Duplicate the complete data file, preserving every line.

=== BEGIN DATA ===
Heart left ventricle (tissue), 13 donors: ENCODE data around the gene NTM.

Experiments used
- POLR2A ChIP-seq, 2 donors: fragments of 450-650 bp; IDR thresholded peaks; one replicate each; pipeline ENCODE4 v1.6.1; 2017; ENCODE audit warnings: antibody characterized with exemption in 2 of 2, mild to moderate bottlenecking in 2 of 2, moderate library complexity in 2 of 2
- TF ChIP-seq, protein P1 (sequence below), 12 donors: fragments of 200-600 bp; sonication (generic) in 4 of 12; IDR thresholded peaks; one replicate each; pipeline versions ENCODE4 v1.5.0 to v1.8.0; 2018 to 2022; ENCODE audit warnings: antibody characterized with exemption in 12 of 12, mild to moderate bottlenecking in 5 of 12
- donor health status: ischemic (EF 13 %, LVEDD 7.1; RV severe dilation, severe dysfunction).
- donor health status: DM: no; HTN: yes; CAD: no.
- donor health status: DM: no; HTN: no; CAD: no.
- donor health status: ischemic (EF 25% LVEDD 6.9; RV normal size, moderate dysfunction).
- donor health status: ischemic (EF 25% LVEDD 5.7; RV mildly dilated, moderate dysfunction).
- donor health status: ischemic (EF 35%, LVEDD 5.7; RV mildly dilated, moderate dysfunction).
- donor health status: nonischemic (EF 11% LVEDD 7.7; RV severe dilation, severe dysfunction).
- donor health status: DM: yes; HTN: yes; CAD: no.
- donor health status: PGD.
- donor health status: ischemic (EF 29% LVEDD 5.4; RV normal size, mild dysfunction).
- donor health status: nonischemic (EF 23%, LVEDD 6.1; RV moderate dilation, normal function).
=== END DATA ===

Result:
Heart left ventricle (tissue), 13 donors: ENCODE data around the gene NTM.

Experiments used
- POLR2A ChIP-seq, 2 donors: fragments of 450-650 bp; IDR thresholded peaks; one replicate each; pipeline ENCODE4 v1.6.1; 2017; ENCODE audit warnings: antibody characterized with exemption in 2 of 2, mild to moderate bottlenecking in 2 of 2, moderate library complexity in 2 of 2
- TF ChIP-seq, protein P1 (sequence below), 12 donors: fragments of 200-600 bp; sonication (generic) in 4 of 12; IDR thresholded peaks; one replicate each; pipeline versions ENCODE4 v1.5.0 to v1.8.0; 2018 to 2022; ENCODE audit warnings: antibody characterized with exemption in 12 of 12, mild to moderate bottlenecking in 5 of 12
- donor health status: ischemic (EF 13 %, LVEDD 7.1; RV severe dilation, severe dysfunction).
- donor health status: DM: no; HTN: yes; CAD: no.
- donor health status: DM: no; HTN: no; CAD: no.
- donor health status: ischemic (EF 25% LVEDD 6.9; RV normal size, moderate dysfunction).
- donor health status: ischemic (EF 25% LVEDD 5.7; RV mildly dilated, moderate dysfunction).
- donor health status: ischemic (EF 35%, LVEDD 5.7; RV mildly dilated, moderate dysfunction).
- donor health status: nonischemic (EF 11% LVEDD 7.7; RV severe dilation, severe dysfunction).
- donor health status: DM: yes; HTN: yes; CAD: no.
- donor health status: PGD.
- donor health status: ischemic (EF 29% LVEDD 5.4; RV normal size, mild dysfunction).
- donor health status: nonischemic (EF 23%, LVEDD 6.1; RV moderate dilation, normal function).